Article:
Those of you who’ve been reading this blog for a while know that I am something of an Arctic and Antarctic literature obsessive. I have by no means read everything there is to read on the subject, but I’ve done quite a bit of armchair exploration. To my mind, there’s rarely anything so much fun as sitting with a hot cup of tea and reading about people whose gangrened feet (falling off from frostbite) are preventing them from catching the Arctic foxes they need to stave off starvation for another few days, while all the time they ignore the sensible precautions and tactics the Inuit have been using for centuries.
Too bad, then, that Jennifer Niven’s book, The Ice Master, the history of the doomed 1913 voyage of the Karluk, was such a dud. It could have been wonderful. Here was a perfect storm of disaster: dreadful, dishonest people, almost all of whom were totally unprepared for Arctic life, going on a trip with an old, broken-down ship unfit for ice-breaking, with a leader who had not bought any warm clothes for them and who had saved money by buying the cheapest and worst food available. The men on that ship fell prey to every imaginable problem short of cannibalism: their leader deserted them at the earliest opportunity; the scientific staff and the crew were at each other’s throats the entire trip; the food made them sick; they didn’t know anything about how to stay warm or dry, or how to handle dogs; they lost a quarter of their party almost immediately; there was a murder in camp and two men went mad.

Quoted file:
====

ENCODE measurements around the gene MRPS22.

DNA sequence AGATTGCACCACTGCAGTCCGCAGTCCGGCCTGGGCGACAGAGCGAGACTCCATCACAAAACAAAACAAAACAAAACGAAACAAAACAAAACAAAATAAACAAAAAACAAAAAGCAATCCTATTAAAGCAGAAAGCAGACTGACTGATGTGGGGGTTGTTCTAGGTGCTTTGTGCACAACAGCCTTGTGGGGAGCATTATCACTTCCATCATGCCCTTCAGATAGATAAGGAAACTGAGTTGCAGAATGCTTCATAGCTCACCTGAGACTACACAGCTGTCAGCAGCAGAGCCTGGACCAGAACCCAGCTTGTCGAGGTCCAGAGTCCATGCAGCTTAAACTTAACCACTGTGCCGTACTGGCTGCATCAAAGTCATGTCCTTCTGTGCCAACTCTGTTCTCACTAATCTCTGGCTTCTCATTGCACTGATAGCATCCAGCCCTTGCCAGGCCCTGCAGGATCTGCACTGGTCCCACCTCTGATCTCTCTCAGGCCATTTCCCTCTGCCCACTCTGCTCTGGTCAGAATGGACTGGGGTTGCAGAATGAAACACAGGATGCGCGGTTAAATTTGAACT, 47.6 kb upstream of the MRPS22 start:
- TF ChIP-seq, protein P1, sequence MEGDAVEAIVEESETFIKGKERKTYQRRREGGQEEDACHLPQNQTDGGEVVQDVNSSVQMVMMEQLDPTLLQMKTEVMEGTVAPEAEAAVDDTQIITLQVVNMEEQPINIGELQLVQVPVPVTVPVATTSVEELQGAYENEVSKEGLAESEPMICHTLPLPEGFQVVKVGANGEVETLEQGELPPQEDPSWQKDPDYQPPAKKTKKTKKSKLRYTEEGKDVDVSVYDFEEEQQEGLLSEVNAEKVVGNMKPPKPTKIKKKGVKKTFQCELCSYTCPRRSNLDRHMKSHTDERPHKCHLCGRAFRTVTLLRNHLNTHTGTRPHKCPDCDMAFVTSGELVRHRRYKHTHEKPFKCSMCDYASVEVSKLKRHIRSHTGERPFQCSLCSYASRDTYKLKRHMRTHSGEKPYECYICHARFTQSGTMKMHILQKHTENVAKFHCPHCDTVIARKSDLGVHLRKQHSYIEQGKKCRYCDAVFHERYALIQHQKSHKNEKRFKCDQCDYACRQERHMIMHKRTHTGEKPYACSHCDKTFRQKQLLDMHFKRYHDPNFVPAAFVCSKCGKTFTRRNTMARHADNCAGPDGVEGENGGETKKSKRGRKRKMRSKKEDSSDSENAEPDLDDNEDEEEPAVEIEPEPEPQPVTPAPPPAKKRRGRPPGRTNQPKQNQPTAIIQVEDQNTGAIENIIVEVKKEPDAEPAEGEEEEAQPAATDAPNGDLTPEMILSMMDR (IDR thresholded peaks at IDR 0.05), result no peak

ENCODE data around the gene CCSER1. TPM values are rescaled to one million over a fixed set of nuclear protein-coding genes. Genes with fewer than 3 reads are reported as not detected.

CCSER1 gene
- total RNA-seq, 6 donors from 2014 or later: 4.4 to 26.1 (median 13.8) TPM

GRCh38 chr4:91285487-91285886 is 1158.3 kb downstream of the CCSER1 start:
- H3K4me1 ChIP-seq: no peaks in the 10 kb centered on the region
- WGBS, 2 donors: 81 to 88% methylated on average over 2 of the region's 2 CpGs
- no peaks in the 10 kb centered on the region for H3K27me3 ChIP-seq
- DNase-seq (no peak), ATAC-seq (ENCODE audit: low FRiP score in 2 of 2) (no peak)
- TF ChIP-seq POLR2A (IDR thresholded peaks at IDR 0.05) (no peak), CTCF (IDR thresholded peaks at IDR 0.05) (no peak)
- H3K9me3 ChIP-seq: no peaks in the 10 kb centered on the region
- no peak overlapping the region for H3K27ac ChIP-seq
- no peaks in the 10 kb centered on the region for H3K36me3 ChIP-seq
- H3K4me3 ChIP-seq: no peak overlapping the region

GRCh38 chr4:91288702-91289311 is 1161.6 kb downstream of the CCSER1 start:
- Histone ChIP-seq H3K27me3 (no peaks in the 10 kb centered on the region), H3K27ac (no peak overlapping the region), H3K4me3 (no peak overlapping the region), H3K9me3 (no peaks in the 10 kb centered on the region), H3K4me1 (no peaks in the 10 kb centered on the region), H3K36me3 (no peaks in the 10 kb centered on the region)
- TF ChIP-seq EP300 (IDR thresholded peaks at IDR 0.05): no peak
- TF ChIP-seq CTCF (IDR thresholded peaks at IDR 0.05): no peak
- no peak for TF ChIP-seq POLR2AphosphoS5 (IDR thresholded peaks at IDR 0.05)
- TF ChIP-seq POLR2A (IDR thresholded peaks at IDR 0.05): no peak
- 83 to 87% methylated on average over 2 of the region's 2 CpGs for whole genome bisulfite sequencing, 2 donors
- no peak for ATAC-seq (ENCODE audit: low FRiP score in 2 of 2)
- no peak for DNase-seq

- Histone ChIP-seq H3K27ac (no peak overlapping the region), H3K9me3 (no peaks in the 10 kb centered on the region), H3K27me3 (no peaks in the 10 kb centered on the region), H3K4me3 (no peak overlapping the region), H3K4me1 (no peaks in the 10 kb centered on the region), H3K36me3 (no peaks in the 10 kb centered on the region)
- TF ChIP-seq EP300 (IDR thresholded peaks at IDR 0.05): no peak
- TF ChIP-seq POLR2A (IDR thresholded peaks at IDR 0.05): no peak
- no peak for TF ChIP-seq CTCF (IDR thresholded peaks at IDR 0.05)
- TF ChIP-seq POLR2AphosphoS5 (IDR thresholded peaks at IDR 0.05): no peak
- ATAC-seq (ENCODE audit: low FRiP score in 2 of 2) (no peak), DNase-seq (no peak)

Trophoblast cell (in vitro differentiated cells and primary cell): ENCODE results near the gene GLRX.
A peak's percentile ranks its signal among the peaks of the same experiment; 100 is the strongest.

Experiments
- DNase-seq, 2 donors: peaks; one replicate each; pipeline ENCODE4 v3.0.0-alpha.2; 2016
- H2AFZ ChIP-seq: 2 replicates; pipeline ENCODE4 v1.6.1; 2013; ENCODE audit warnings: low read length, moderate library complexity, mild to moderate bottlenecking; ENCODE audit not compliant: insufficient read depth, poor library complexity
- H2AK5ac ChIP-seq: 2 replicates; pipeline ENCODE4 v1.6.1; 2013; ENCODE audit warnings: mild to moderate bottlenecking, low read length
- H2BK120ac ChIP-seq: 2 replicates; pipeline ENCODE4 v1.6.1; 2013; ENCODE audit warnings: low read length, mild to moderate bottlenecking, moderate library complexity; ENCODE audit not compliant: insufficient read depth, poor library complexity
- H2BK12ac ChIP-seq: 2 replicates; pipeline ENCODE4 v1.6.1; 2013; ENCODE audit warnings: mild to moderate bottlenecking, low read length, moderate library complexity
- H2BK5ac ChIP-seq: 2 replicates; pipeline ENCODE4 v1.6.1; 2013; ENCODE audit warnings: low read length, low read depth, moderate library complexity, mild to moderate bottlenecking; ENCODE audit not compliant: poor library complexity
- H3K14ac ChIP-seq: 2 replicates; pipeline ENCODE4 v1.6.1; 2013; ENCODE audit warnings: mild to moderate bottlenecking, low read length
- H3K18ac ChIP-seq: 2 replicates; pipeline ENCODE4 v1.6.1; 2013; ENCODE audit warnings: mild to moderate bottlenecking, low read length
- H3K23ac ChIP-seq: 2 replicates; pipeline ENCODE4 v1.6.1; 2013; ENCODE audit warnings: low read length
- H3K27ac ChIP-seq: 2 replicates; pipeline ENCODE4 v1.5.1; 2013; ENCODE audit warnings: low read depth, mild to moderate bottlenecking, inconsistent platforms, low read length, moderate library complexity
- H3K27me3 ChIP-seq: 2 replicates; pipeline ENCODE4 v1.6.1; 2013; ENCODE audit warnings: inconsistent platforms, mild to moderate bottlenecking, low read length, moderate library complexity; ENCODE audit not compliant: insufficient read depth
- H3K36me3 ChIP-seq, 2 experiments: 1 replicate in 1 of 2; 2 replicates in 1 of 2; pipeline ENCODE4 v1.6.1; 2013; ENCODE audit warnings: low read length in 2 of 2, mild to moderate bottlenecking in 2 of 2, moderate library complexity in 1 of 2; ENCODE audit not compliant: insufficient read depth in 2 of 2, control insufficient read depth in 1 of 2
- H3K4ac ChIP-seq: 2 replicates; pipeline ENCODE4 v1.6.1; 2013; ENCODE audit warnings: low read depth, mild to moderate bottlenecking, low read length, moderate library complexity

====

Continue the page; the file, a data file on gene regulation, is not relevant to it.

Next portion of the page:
But instead of making this a terrific piece of Arctic gossip, with a historical sense of what makes this story unique, Niven gives us too much of some things and too little of others, with no sense of pacing. She repeats the same information, chapter after chapter: one man’s foot is still giving him pain, and another is still snowblind. Okay, but what happened to the vamoosed leader, Stefansson? Did he get his comeuppance, or is he living it up in Nome? You could argue that the men of the Karluk don’t know, so we shouldn’t either, but half the pleasure of these books on extreme conditions is feeling superior, feeling that we could do better in the same situation. She must mention the men’s “mystery illness,” which caused swelling and weakness, about fifty times before finally naming it (nephritis, if you were wondering — I had it down as scurvy.) She quotes from their diaries a great deal, which would be good if it weren’t to say things like “Cold as hell again today.” Um, yes. You’re in the Arctic. In winter. Shall we move on to your thoughts about this?
I almost gave up on this book about two chapters in, when I encountered my third egregious editing mistake (he was poring over his book! Not pouring! Poring, people!) In the end, I’m glad I finished it. It was readable (just) and I’m glad I know what happened to the Karluk. I wouldn’t recommend it except to diehard Arctic fans, but if you are one, it could sneak onto your shelf for a spare moment’s skim.